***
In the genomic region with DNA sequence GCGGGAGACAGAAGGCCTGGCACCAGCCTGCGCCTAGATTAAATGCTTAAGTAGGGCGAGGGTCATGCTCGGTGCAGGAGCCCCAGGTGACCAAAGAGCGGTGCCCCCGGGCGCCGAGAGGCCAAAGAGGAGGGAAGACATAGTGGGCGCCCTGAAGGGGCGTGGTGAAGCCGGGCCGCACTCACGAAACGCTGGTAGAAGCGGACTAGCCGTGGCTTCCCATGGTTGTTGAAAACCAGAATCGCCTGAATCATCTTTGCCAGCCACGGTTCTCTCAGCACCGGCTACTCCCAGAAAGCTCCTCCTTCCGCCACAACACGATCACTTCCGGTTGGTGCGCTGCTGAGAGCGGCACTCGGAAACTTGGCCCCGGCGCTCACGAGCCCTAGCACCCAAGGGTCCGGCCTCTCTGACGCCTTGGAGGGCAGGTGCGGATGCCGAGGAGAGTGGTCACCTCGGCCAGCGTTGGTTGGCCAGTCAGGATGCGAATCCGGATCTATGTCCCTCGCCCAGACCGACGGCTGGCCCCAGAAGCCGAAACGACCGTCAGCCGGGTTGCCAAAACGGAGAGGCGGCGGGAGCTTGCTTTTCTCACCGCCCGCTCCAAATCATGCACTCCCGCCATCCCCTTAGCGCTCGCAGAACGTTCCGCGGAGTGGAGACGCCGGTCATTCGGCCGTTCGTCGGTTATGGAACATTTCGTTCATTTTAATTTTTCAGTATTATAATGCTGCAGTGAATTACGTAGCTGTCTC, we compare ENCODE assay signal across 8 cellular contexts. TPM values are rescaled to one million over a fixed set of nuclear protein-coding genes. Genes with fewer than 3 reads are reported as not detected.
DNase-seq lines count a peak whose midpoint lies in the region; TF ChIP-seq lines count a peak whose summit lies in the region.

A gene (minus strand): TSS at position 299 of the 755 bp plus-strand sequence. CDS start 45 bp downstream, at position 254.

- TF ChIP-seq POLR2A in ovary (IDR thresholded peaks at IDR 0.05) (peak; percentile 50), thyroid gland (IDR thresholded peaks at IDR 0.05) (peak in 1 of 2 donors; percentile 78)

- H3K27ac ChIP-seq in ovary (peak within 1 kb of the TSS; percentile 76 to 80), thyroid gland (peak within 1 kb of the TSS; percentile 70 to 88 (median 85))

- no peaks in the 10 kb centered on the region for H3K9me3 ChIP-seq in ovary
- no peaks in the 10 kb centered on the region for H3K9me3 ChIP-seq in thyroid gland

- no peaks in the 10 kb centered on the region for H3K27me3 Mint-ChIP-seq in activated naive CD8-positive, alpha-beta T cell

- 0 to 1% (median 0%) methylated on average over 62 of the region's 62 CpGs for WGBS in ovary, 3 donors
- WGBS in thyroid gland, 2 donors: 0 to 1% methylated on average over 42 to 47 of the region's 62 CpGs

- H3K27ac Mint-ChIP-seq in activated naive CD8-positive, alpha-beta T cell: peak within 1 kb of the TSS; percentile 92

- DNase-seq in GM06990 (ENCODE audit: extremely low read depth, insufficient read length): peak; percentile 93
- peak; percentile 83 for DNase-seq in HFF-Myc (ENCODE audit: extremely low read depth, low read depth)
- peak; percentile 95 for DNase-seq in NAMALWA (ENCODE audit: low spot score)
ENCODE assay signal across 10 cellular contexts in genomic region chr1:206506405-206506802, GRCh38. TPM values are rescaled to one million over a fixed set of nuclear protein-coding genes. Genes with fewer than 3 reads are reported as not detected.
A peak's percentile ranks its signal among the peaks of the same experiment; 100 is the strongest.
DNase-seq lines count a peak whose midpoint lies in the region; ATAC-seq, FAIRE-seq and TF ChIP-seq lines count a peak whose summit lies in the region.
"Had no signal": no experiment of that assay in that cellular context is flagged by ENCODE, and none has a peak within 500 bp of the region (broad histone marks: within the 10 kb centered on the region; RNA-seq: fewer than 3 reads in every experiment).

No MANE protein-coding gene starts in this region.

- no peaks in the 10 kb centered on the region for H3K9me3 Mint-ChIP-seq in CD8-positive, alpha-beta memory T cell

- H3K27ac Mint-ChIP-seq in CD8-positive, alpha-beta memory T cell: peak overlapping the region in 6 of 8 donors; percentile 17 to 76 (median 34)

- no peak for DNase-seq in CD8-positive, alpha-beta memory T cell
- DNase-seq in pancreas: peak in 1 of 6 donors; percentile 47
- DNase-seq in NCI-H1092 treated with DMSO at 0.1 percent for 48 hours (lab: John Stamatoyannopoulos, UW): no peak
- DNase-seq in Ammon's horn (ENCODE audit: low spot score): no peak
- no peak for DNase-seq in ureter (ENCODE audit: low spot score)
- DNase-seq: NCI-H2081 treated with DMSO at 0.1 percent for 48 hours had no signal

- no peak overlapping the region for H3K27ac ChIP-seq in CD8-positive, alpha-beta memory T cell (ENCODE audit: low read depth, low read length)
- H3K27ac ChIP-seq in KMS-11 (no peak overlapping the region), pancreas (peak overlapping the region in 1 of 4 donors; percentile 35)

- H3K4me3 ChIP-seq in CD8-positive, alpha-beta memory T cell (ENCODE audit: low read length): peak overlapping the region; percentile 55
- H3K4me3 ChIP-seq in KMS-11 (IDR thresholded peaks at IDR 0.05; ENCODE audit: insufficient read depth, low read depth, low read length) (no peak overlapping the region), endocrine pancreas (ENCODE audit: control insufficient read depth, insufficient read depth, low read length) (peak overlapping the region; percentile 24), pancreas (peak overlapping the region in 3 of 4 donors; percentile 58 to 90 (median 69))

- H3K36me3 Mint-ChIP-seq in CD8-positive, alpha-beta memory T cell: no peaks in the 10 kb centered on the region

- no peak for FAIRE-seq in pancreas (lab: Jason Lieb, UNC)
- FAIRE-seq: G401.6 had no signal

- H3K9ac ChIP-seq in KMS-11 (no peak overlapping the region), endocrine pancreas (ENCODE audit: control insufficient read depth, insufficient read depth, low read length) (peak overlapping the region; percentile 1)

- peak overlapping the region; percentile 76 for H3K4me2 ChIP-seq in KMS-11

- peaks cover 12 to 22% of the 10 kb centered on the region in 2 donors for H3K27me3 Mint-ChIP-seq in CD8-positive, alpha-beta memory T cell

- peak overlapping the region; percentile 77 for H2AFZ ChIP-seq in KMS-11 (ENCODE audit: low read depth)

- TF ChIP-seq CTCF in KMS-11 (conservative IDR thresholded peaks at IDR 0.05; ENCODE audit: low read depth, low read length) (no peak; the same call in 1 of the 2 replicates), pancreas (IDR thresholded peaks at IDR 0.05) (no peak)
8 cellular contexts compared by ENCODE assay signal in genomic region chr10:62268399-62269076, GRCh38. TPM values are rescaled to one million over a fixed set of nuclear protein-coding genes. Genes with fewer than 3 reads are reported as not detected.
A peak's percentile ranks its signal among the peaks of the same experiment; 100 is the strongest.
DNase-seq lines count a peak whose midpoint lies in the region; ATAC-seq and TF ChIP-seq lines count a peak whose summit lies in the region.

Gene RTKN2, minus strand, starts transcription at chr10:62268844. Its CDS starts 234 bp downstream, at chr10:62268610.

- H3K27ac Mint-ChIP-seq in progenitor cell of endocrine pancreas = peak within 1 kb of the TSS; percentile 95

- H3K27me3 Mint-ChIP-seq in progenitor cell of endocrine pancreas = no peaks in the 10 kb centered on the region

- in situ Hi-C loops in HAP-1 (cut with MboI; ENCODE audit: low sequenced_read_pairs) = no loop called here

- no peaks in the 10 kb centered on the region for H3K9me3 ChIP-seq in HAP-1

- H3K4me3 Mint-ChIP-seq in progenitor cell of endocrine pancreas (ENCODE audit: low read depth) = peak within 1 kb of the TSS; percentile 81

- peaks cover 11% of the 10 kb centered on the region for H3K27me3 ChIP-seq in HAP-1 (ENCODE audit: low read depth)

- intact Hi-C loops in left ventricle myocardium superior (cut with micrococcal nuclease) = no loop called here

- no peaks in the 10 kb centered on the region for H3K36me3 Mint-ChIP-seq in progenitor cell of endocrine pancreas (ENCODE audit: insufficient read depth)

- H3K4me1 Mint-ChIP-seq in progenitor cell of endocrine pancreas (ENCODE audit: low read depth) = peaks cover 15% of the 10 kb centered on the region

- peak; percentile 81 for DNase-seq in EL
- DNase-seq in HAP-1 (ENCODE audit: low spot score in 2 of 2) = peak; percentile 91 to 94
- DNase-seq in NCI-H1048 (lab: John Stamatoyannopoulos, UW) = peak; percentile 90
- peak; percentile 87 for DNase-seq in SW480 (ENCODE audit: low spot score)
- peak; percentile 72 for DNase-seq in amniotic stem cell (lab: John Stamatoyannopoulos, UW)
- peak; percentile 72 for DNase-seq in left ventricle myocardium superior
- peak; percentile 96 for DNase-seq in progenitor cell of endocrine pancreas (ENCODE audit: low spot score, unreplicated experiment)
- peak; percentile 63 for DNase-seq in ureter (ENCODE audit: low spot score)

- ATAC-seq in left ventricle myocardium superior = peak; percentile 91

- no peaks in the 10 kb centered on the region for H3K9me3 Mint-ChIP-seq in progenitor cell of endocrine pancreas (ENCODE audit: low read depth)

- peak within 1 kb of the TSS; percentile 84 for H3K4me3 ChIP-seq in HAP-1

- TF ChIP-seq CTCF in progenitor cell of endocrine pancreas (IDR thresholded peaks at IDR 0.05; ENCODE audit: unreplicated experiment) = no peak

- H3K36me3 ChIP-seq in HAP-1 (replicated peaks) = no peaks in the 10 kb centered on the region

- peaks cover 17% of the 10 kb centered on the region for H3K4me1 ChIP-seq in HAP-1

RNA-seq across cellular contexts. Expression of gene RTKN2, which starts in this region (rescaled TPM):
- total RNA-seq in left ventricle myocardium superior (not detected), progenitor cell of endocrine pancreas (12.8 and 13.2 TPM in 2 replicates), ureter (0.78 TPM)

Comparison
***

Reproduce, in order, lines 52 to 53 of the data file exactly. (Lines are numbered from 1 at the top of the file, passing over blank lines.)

- H3K4me1 Mint-ChIP-seq in progenitor cell of endocrine pancreas (ENCODE audit: low read depth) = peaks cover 15% of the 10 kb centered on the region

- peak; percentile 81 for DNase-seq in EL